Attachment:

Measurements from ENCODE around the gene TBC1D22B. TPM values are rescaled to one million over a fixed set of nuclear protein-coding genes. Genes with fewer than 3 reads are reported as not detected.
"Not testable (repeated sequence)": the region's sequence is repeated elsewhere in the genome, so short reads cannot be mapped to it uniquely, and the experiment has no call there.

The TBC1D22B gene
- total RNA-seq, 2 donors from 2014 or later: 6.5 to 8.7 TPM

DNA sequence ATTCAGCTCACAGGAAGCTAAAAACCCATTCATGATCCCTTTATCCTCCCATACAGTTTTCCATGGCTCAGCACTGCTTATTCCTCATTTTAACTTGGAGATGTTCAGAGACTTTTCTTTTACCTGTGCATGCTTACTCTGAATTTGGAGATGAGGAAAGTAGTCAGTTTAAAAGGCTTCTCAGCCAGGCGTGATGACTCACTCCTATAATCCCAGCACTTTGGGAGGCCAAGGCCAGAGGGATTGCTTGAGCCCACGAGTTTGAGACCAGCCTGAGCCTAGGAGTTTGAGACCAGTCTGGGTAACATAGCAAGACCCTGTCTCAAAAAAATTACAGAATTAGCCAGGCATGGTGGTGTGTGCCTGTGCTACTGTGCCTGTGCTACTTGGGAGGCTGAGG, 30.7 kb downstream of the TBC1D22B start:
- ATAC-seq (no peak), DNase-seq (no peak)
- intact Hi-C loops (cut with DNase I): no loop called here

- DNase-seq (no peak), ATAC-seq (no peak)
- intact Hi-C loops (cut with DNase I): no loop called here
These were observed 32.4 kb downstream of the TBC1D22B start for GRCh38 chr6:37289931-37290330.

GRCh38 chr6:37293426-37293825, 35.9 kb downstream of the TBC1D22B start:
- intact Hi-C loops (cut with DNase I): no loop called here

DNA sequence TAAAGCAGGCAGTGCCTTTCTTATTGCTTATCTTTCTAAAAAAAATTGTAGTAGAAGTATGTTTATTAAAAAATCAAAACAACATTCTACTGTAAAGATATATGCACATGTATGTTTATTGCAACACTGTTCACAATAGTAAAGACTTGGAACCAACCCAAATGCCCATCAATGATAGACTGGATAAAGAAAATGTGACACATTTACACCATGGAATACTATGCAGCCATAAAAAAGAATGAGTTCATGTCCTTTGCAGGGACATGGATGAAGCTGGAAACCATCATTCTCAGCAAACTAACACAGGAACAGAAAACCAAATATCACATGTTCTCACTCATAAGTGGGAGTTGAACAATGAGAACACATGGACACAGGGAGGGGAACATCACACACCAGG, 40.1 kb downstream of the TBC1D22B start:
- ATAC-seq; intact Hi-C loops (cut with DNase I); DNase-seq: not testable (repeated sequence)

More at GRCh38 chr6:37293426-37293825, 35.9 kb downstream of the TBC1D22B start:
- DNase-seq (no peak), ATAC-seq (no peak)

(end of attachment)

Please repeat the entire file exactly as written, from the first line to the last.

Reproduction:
Measurements from ENCODE around the gene TBC1D22B. TPM values are rescaled to one million over a fixed set of nuclear protein-coding genes. Genes with fewer than 3 reads are reported as not detected.
"Not testable (repeated sequence)": the region's sequence is repeated elsewhere in the genome, so short reads cannot be mapped to it uniquely, and the experiment has no call there.

The TBC1D22B gene
- total RNA-seq, 2 donors from 2014 or later: 6.5 to 8.7 TPM

DNA sequence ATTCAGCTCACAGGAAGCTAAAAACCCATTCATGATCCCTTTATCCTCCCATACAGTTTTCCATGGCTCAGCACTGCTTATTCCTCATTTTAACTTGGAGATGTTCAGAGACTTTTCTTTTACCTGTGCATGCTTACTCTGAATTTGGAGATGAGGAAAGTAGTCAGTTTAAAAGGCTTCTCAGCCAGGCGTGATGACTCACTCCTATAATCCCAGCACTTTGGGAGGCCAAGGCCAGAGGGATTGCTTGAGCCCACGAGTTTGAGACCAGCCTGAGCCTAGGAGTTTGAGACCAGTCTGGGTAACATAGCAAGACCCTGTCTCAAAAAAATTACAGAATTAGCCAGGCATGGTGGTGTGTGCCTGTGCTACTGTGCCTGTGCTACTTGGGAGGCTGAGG, 30.7 kb downstream of the TBC1D22B start:
- ATAC-seq (no peak), DNase-seq (no peak)
- intact Hi-C loops (cut with DNase I): no loop called here

- DNase-seq (no peak), ATAC-seq (no peak)
- intact Hi-C loops (cut with DNase I): no loop called here
These were observed 32.4 kb downstream of the TBC1D22B start for GRCh38 chr6:37289931-37290330.

GRCh38 chr6:37293426-37293825, 35.9 kb downstream of the TBC1D22B start:
- intact Hi-C loops (cut with DNase I): no loop called here

DNA sequence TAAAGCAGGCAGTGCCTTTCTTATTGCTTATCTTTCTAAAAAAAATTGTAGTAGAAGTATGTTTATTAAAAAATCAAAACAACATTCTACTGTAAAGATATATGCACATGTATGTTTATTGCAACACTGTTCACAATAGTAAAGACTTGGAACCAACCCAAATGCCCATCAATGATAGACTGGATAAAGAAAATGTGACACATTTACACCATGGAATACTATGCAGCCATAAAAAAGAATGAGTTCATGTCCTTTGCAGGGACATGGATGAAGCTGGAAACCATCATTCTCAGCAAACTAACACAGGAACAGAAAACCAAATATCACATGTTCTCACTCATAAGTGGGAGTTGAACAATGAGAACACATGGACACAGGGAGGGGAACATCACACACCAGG, 40.1 kb downstream of the TBC1D22B start:
- ATAC-seq; intact Hi-C loops (cut with DNase I); DNase-seq: not testable (repeated sequence)

More at GRCh38 chr6:37293426-37293825, 35.9 kb downstream of the TBC1D22B start:
- DNase-seq (no peak), ATAC-seq (no peak)